IGL looks beyond NCR to give a boost to revenue, bags six other areas

Faced with the looming threat of loss of exclusivity in the National Capital Region (NCR), Indraprastha Gas (IGL) is looking to rake in revenue from gas distribution networks in other cities over the next five years. The firm says viability of tariff will be more crucial for its survival than the loss of exclusivity.

According to E S Ranganathan, managing director of IGL, it is the price of gas and not the end of exclusivity that is the challenge. “Our tariffs are fixed by the regulator, but there should be a fair return on investment.”

The NCR market has been the foundation of firm’s growth, though it has bagged six geographical areas outside this region for city gas distribution (CGD) through auctions conducted by the Petroleum and Natural Gas Regulatory Board. 

“This has increased our area of operation to 16 districts in three states of Uttar Pradesh, Haryana and Rajasthan. Their contribution to our growth will be visible in five years,” Ranganathan told Business Standard. “Beyond NCR, we have to seed the market and create awareness, since currently only areas surrounding NCR have awareness about gas use. We will have to develop commercial and industrial consumers,” he added.

According to a Moitlal Oswal Research report published Wednesday, assuming that the competition takes away 20 per cent of current sales volumes, as mandated in the PNGRB’s draft, it would result in 200-360-basis point reduction in return on equity of the CGD players. IGL’s marketing exclusivity expired in Delhi in 2012.

The company has planned for capital expenditure of Rs 1,100 crore in financial year 2019-20 (FY20), Rs 1,400 crore for FY21 and Rs 1,200 crore for FY22.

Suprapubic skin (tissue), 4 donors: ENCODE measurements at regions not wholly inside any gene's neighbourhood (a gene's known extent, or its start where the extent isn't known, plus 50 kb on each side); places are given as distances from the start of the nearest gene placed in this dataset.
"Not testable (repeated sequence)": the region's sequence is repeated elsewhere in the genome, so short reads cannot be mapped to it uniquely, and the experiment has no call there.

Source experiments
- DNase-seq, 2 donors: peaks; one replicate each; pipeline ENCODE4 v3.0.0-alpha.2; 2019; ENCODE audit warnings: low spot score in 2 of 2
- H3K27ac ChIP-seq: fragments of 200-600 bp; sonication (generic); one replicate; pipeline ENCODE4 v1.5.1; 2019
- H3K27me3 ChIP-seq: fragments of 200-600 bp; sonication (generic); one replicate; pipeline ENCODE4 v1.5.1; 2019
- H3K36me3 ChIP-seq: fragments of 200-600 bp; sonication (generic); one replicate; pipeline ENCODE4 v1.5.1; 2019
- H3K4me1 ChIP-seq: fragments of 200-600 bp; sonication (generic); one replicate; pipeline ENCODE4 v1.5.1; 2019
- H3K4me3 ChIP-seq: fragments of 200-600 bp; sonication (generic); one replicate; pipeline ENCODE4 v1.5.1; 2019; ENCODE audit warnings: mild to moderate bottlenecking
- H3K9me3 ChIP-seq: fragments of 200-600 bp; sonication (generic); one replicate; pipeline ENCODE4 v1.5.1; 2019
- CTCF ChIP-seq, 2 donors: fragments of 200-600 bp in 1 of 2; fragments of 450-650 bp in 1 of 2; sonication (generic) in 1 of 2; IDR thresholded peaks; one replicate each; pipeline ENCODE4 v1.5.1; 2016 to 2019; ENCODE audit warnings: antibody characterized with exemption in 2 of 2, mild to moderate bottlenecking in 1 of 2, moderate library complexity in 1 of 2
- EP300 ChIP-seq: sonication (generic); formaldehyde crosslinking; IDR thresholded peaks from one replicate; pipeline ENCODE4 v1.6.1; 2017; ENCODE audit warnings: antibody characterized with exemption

Half of this capex would be outside NCR. In cities like Ajmer and adjoining areas, IGL aims to have 100,000 piped gas customers in eight years.

IGL currently has 1.24 million domestic, over 4,000 commercial, and 2,500 industrial consumers. The target is to reach 2 million domestic consumers in three years, and over 2.5 million in eight years. Compressed natural gas (CNG) currently contributes 75 per cent to the company’s revenue and this is likely to continue for another five years. “There is more than 10 per cent growth in the CNG business, which will continue since electric vehicles have not taken off in a big way,” he said.

Though electric charging is likely to disrupt the market for CNG, IGL plans to install charging points at all new CNG stations. IGL has a signed a memorandum of understanding with Tata Power, one of the two distribution companies in Delhi, for these charging points.

The CGD segment was expected to play a big role in the coming years, but Ranganathan said the pre-condition for natural gas to grow is to bring it within the goods service tax (GST) net. “Since consumers do not get GST input credit, use of gas becomes more expensive in comparison to coal and other industrial fuel. Even industrial LPG is in the GST.”



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